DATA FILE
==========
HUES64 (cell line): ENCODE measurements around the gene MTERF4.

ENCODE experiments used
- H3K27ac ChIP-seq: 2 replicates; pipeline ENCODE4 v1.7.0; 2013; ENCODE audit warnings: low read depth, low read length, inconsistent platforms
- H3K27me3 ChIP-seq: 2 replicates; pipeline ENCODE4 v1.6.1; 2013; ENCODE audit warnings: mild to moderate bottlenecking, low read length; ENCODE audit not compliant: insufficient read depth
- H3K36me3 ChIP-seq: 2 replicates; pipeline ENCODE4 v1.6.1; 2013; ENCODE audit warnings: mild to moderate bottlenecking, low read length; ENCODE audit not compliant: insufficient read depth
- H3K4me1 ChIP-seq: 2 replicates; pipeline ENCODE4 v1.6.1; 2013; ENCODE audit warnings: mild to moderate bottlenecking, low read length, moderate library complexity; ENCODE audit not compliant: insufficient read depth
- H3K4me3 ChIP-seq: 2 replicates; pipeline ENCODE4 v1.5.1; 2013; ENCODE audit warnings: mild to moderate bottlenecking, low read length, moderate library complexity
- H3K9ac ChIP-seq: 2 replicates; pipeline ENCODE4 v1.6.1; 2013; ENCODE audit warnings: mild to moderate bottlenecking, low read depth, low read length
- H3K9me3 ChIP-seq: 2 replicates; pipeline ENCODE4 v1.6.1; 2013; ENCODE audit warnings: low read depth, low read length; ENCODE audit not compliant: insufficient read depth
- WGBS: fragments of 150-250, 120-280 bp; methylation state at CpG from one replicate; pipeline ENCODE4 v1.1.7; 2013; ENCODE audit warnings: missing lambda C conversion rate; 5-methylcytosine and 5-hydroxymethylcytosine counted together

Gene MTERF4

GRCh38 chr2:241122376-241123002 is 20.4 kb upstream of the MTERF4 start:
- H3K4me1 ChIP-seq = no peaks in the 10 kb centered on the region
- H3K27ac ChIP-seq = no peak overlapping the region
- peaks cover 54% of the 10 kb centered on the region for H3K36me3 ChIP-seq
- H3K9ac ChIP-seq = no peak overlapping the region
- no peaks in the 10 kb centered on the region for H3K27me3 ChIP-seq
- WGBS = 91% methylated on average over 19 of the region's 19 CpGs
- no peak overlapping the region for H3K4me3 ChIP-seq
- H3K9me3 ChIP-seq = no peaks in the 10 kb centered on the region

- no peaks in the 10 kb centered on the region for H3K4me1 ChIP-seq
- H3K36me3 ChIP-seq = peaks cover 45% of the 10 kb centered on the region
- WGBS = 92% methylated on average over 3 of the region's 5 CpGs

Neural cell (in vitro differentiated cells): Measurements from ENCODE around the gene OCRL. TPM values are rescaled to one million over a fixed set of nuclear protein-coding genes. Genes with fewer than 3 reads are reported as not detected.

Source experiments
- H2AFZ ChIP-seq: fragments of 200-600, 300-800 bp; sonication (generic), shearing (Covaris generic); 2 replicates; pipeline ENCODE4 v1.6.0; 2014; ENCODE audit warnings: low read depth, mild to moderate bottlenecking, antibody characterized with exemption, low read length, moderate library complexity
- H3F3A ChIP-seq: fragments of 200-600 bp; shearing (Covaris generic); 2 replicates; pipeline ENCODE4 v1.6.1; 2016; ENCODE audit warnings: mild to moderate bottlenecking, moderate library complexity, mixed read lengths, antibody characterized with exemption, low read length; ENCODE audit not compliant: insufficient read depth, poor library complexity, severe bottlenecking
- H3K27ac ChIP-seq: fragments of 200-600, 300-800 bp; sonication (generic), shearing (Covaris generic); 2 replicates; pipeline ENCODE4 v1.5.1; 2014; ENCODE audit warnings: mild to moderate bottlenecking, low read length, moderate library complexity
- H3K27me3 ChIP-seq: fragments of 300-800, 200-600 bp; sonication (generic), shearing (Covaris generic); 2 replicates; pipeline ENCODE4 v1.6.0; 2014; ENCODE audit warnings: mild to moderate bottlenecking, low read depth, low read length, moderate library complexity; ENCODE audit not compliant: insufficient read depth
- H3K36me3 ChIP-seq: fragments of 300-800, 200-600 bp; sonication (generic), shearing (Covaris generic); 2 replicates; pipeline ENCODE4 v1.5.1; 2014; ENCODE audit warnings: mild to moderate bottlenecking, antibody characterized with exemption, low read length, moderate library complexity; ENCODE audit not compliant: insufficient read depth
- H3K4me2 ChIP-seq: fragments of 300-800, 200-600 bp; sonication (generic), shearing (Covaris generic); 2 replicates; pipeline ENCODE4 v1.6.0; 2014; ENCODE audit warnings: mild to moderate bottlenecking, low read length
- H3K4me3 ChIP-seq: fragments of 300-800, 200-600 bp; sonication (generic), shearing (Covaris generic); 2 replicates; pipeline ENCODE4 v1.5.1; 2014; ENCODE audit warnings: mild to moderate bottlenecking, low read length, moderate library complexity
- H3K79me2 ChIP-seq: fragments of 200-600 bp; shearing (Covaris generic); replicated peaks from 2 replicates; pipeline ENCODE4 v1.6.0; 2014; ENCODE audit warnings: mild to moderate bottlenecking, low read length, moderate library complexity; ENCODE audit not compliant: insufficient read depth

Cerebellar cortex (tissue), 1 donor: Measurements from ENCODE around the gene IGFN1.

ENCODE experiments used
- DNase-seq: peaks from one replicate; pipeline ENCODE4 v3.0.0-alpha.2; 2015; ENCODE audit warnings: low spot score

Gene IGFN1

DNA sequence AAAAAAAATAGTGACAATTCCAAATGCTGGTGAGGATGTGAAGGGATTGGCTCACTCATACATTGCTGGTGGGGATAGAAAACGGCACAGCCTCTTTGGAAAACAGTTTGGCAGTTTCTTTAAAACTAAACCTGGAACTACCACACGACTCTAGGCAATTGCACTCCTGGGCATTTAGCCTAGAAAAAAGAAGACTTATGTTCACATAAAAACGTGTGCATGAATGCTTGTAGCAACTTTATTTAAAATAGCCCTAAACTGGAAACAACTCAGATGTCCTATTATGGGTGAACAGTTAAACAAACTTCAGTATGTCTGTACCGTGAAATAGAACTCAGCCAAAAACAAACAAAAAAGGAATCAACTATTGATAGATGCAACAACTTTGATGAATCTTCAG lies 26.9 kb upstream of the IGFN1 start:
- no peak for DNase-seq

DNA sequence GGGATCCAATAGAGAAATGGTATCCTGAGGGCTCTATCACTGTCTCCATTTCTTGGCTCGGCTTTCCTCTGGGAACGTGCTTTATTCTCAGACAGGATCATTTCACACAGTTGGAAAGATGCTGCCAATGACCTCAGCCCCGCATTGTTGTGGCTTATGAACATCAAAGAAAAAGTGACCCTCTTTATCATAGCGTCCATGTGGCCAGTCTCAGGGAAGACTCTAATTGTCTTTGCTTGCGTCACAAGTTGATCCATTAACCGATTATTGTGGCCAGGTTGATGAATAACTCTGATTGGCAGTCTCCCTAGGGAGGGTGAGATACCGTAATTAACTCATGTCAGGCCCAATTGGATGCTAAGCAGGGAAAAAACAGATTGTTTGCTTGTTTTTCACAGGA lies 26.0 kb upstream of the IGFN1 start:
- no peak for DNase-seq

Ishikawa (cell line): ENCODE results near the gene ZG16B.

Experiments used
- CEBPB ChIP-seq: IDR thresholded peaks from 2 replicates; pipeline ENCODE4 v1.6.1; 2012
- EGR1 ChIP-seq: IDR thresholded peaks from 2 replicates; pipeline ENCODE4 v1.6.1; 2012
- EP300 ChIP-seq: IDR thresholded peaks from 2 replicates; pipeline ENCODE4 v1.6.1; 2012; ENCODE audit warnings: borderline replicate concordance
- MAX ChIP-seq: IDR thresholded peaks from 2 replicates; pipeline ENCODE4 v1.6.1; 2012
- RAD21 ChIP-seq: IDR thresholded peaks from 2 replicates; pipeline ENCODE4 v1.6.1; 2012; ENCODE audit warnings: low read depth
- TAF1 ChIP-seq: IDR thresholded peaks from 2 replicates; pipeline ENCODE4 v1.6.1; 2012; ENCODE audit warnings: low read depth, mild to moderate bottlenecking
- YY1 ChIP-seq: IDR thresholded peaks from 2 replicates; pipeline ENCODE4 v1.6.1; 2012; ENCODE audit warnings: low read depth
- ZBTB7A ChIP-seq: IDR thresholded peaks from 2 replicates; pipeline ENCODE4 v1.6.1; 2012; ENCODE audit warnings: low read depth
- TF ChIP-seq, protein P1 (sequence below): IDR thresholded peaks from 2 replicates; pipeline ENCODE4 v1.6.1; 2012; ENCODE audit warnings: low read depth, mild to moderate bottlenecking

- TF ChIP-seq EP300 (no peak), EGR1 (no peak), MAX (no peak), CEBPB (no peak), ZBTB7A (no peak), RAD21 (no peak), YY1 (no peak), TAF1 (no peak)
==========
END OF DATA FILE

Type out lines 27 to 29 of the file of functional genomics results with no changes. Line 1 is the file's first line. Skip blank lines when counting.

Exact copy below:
- H3F3A ChIP-seq: fragments of 200-600 bp; shearing (Covaris generic); 2 replicates; pipeline ENCODE4 v1.6.1; 2016; ENCODE audit warnings: mild to moderate bottlenecking, moderate library complexity, mixed read lengths, antibody characterized with exemption, low read length; ENCODE audit not compliant: insufficient read depth, poor library complexity, severe bottlenecking
- H3K27ac ChIP-seq: fragments of 200-600, 300-800 bp; sonication (generic), shearing (Covaris generic); 2 replicates; pipeline ENCODE4 v1.5.1; 2014; ENCODE audit warnings: mild to moderate bottlenecking, low read length, moderate library complexity
- H3K27me3 ChIP-seq: fragments of 300-800, 200-600 bp; sonication (generic), shearing (Covaris generic); 2 replicates; pipeline ENCODE4 v1.6.0; 2014; ENCODE audit warnings: mild to moderate bottlenecking, low read depth, low read length, moderate library complexity; ENCODE audit not compliant: insufficient read depth